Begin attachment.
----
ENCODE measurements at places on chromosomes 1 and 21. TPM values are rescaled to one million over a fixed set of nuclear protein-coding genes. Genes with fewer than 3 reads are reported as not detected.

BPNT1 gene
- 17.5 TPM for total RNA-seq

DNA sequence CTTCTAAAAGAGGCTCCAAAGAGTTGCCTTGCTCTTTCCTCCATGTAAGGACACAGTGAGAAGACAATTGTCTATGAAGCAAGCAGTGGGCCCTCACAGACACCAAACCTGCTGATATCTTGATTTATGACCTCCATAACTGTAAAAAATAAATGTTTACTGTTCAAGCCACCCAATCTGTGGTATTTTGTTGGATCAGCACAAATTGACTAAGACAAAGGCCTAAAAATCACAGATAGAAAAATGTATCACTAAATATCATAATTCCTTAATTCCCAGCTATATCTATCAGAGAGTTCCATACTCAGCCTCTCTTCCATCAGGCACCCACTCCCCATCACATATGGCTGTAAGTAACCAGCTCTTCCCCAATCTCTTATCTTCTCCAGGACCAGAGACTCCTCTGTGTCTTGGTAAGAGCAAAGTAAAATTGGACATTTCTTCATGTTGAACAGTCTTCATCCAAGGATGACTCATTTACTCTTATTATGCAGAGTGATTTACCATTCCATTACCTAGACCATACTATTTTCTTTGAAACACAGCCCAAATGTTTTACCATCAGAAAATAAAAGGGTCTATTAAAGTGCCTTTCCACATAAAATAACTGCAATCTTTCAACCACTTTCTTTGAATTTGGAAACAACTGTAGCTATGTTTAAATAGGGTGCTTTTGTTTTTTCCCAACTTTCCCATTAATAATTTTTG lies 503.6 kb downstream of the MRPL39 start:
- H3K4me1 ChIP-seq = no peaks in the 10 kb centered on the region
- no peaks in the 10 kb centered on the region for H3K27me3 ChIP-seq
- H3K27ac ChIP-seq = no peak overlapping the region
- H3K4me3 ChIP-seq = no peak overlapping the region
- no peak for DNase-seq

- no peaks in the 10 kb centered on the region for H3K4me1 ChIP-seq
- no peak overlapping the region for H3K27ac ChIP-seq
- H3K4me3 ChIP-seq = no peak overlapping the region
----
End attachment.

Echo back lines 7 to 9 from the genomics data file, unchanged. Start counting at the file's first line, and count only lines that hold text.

- H3K27ac ChIP-seq = no peak overlapping the region
- H3K4me3 ChIP-seq = no peak overlapping the region
- no peak for DNase-seq